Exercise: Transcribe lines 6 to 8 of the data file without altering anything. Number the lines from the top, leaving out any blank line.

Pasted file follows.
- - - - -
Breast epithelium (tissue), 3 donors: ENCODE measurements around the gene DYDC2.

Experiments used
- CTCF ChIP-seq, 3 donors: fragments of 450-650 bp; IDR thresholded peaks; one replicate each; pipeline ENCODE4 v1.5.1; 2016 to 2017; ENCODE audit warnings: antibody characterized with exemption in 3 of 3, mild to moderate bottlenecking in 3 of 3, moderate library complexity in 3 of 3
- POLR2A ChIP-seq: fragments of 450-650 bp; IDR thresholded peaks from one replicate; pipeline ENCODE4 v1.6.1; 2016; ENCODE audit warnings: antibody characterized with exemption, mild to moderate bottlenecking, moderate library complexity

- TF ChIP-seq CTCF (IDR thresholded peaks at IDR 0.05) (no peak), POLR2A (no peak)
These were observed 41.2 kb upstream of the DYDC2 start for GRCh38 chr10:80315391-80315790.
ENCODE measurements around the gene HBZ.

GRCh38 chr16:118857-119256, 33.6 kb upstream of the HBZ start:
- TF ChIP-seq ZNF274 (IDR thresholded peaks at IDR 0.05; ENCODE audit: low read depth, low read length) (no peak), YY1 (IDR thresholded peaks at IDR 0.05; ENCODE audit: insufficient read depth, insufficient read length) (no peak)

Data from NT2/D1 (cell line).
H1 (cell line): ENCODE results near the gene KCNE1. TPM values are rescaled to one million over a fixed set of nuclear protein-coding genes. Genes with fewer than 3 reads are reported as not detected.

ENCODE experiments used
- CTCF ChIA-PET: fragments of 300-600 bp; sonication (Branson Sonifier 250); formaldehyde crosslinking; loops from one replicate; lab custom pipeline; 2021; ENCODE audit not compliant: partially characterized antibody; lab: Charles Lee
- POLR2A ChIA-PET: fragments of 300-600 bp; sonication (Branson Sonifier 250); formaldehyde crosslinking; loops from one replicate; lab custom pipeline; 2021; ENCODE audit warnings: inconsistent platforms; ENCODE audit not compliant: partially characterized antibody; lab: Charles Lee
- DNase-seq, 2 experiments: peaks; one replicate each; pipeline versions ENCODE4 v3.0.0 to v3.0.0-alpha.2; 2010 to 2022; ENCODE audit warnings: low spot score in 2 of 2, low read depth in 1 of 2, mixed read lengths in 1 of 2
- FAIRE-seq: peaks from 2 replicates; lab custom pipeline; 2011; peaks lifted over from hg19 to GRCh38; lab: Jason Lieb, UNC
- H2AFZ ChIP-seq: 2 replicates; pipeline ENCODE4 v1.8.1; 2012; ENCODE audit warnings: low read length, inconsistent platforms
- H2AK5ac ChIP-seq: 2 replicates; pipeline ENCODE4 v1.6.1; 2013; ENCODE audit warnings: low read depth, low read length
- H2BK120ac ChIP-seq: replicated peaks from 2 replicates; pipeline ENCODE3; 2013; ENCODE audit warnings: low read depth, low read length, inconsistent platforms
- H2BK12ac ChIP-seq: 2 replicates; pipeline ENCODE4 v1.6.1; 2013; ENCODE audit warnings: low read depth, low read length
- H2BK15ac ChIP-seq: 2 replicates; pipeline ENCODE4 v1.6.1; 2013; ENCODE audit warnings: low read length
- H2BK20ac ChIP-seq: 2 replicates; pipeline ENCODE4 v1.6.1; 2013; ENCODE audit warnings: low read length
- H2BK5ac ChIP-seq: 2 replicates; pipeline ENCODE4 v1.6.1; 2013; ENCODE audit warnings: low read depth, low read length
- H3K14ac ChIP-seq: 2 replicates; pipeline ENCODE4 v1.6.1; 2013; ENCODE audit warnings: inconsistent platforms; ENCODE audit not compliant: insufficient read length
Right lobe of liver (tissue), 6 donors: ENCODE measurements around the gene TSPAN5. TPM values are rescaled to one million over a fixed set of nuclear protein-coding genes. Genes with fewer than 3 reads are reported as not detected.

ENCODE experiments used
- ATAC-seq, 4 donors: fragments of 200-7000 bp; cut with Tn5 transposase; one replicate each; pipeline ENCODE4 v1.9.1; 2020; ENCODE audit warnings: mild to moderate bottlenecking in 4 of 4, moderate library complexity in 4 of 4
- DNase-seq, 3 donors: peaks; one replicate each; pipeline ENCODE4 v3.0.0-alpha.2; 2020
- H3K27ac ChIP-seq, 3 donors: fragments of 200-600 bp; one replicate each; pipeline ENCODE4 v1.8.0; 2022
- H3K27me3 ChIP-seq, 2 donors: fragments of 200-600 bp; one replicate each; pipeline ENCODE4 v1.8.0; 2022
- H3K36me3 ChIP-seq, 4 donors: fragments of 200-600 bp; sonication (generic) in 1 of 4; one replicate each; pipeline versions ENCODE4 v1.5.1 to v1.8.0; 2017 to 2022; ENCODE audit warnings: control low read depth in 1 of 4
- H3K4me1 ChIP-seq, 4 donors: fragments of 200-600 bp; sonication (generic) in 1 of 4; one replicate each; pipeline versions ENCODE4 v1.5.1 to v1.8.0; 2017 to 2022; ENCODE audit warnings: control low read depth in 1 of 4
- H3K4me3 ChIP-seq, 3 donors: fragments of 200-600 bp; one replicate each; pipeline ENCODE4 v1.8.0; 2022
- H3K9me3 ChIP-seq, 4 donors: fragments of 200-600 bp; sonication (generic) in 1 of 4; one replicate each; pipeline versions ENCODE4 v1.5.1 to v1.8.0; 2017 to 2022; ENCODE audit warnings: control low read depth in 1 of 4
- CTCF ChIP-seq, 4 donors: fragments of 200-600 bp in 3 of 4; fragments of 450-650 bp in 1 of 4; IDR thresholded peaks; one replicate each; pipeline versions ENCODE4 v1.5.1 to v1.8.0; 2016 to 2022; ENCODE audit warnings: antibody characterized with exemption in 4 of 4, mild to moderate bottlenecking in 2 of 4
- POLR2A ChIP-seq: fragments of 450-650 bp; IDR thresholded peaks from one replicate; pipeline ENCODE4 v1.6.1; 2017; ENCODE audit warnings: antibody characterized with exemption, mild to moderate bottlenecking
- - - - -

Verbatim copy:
These were observed 41.2 kb upstream of the DYDC2 start for GRCh38 chr10:80315391-80315790.
ENCODE measurements around the gene HBZ.

GRCh38 chr16:118857-119256, 33.6 kb upstream of the HBZ start: